Settlers return to evacuated Evyatar outpost in response to deadly West Bank attack
Hundreds gather on vacated hilltop after Huwara shooting that left Israeli brothers dead, claiming government dragging feet on promise to allow them back after 2021 removal
Dozens of Israelis converged on the evacuated West Bank outpost of Evyatar Sunday night, vowing to resettle the West Bank hilltop in response to a deadly terror attack on Israeli motorists traversing a nearby Palestinian city earlier in the day.
Border Police officers were reportedly scrambled to the illegal outpost shortly after settlers began to arrive at the site, though it was not immediately clear if they were being removed.
The outpost has been vacant since 2021, when residents agreed to leave as part of a deal with the government to not raze their homes while the state carried out a survey to determine what parts of the hilltop can be built on and what areas are under private Palestinian ownership.
The move to retake the hilltop occurred as other settlers rampaged in and around the nearby town of Huwara, setting fire to dozens of homes and cars. One Palestinian man was shot dead during the rioting, the Palestinian health ministry said, and 20 more were injured, some seriously. Eight people were arrested by Israeli forces.
Both the outpost resettlement and mob violence were sparked by a shooting attack on a road through Huwara in which a Palestinian gunman opened fire on a car carrying Israeli brothers Hallel and Yagel Yaniv, killing them both.
Settlers arrived at Evyatar after dark, calling on compatriots to join them in overtaking the hilltop. Dozens of men packed a building that had been slated to be used as a yeshiva, singing dirges and celebrating their return to the former outpost, as others milled around while arguing with police attempting to remove them.
— ינון מגל (@YinonMagal) February 26, 2023
A road to the hilltop settlement is normally blocked by Israel Defense Forces soldiers manning a guard booth, but settlers said they were able to ascend the hill without scuffling with troops, the Ynet news site reported.
The Nachala organization, which lobbies for and coordinates settler campaigns, said former residents of Evyatar had waited a year and a half since agreeing to leave for the government to allow them back.
“After the tough news in Samaria today, we could not continue business as usual and what needed to happen was returning to Evyatar,” a former resident said in a statement distributed by Nachala. “We’ve returned to Evyatar just as every coalition party promised us.”
Videos showed Border Police Officers trying to maneuver between masses of settlers and in some cases trying to direct people away, but it was unclear if police were actually clearing out the former outpost. A Border Police spokesperson did not respond to multiple requests for comment.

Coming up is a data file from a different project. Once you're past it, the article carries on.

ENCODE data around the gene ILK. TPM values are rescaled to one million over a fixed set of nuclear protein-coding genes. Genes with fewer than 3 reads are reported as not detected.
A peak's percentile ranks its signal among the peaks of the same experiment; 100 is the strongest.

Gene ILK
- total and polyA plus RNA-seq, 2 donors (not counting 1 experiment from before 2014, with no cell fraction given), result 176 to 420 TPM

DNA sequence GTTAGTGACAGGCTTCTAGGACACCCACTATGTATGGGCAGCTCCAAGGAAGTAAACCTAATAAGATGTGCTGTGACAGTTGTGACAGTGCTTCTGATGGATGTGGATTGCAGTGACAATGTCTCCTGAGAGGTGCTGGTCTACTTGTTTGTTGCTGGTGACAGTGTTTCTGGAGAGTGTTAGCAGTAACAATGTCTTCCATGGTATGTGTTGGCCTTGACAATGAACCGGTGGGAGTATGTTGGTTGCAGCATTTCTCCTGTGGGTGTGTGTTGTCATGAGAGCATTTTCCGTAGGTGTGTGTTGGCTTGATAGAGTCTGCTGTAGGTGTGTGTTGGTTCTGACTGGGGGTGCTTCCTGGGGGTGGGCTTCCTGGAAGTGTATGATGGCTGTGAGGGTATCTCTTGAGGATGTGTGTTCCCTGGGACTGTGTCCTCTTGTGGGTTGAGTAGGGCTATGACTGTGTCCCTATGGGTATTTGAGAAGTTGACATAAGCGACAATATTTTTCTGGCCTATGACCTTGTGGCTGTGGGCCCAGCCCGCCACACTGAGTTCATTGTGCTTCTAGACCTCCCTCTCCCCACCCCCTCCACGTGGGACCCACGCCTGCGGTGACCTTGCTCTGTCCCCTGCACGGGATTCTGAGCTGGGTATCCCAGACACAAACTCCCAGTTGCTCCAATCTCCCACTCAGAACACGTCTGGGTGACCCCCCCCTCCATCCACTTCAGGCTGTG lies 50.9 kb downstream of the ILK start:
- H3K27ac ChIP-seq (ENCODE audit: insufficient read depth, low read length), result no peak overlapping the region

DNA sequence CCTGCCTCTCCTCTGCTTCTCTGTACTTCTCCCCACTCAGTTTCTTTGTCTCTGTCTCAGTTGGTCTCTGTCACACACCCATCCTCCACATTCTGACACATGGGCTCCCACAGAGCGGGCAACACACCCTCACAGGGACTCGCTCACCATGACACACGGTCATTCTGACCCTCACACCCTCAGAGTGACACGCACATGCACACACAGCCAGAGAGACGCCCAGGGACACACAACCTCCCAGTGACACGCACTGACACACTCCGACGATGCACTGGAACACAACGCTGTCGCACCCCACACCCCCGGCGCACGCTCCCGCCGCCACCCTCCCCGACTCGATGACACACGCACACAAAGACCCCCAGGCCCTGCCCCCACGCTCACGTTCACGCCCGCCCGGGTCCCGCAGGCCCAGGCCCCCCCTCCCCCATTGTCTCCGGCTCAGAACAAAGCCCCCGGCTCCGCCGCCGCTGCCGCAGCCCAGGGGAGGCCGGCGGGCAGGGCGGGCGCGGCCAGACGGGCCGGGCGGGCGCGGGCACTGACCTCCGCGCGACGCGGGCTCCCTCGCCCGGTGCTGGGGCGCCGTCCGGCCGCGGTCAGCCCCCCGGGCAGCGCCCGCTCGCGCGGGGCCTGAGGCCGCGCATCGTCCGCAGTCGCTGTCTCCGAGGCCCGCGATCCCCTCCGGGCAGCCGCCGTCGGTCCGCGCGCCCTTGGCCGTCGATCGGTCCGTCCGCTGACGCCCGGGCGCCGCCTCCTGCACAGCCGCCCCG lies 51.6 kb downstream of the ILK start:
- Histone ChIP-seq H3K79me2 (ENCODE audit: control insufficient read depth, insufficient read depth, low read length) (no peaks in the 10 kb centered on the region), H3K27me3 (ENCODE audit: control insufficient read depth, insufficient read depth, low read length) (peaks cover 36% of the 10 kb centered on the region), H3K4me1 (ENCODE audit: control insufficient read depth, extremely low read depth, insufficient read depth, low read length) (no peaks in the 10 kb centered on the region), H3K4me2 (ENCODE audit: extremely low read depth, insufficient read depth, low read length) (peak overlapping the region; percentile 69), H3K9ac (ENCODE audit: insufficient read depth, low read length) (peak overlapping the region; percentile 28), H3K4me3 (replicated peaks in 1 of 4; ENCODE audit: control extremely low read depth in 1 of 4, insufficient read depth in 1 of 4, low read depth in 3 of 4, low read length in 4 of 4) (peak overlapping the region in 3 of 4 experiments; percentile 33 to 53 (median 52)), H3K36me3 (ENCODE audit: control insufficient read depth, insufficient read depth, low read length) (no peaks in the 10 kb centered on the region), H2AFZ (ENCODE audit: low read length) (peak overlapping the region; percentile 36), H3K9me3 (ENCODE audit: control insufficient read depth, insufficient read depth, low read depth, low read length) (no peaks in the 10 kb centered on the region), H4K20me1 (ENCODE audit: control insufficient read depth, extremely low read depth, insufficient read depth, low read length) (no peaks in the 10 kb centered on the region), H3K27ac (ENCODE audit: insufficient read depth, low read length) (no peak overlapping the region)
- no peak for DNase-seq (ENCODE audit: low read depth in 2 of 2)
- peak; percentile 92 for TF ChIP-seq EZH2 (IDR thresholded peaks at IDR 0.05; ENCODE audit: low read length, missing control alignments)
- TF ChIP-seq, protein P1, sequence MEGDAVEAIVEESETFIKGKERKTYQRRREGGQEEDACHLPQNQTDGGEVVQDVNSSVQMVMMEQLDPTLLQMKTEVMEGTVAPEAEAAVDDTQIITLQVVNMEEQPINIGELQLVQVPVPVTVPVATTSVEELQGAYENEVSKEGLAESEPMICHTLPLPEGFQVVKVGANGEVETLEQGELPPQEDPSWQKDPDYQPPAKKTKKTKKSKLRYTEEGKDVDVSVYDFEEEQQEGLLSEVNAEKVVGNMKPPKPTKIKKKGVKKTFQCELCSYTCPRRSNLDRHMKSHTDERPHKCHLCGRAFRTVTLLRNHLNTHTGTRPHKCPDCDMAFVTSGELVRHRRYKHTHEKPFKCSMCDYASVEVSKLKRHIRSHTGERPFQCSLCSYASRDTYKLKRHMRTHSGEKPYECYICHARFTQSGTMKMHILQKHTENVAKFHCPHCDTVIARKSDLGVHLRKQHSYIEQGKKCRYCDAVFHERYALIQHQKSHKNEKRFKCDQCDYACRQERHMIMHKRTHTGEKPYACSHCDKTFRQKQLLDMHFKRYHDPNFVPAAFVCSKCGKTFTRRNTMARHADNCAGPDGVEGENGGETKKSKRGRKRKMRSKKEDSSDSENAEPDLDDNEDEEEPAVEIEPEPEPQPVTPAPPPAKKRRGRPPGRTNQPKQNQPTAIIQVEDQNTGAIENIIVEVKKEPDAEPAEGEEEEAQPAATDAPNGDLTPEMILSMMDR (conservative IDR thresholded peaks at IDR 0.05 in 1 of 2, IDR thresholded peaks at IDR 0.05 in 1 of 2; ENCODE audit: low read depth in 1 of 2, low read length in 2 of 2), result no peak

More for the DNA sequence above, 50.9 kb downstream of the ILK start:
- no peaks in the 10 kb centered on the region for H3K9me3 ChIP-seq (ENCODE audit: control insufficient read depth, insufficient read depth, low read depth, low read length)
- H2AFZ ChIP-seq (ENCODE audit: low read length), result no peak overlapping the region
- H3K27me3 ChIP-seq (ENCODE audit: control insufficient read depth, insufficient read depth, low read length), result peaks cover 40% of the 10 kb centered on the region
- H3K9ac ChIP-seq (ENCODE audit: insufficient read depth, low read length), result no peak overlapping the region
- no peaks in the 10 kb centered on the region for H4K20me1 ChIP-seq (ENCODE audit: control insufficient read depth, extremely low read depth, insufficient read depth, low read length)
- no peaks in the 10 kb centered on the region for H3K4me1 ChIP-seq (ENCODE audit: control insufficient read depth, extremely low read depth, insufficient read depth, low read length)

אביתר עכשיו -אחרי רצח של שני אחים יהודיים בגלל שהם יהודיים pic.twitter.com/QwTuAtWlpD
— Shoula Romano-Horing???????????????????????? (@RomanoHoring) February 26, 2023
Critics have expressed fears in recent months that Prime Minister Benjamin Netanyahu’s far-right, pro-settlement government will embolden settlers to grab land and attack or intimidate Palestinians without fear of repercussions.
Bezalel Smotrich, the head of the far-right Religious Zionism party. has tried to use his role as a minister within the Defense Ministry to stop the Civil Administration from carrying out settler evacuation orders, though he has run into opposition from Defense Minister Yoav Gallant.
His political partner Itamar Ben Gvir, leader of the ultra-nationalist Otzma Yehudit party, holds the national security portfolio, which gives him control over the police and has demanded he be handed control of the Border Police, which generally operates under the military.
In a tweet late Sunday, Smotrich called on settlers to not take matters into their own hands, promising that “we are working hard on a real response to terror, both militarily and settlement-wise.”
Settlements Minister Orit Strock said she was “encouraged by the return to Evyatar,” Ynet reported.
Under the terms of the agreement reached over the fate of the outpost in 2021, settlers left the outpost peacefully and the area became a closed military zone, with the houses and roads remaining in place and a detachment of soldiers moving in.
As part of the deal, reached under the previous government, a survey was carried out that reportedly determined that part of the land was not owned by Palestinians, but there has since been no formal announcement that the outpost can be regulated and settlers can move back.
Earlier Sunday, National Security Adviser Tzachi Hanegbi said Israel would “authorize nine outposts and will approve 9,500 new housing units in Judea and Samaria,” in the coming months. The statement was in response to a joint communiqué issued after a meeting of senior officials from Jordan, Egypt, the US, Palestinian Authority and Israel said Jerusalem had agreed to freeze new settlement projects.
The outpost was named for Evyatar Borovsky, who was murdered in a stabbing attack at Tapuah Junction by a Palestinian in 2013. Several dozen settler families moved to the site in response, which has had previous incarnations as outposts that were razed by Israeli authorities, and established the yeshiva.
Palestinians in nearby villages say the outpost was built on their land and fear it will grow and merge with larger settlements nearby. Before the settlers left in 2021, Palestinians held near-daily protests that led to violent clashes with Israeli troops.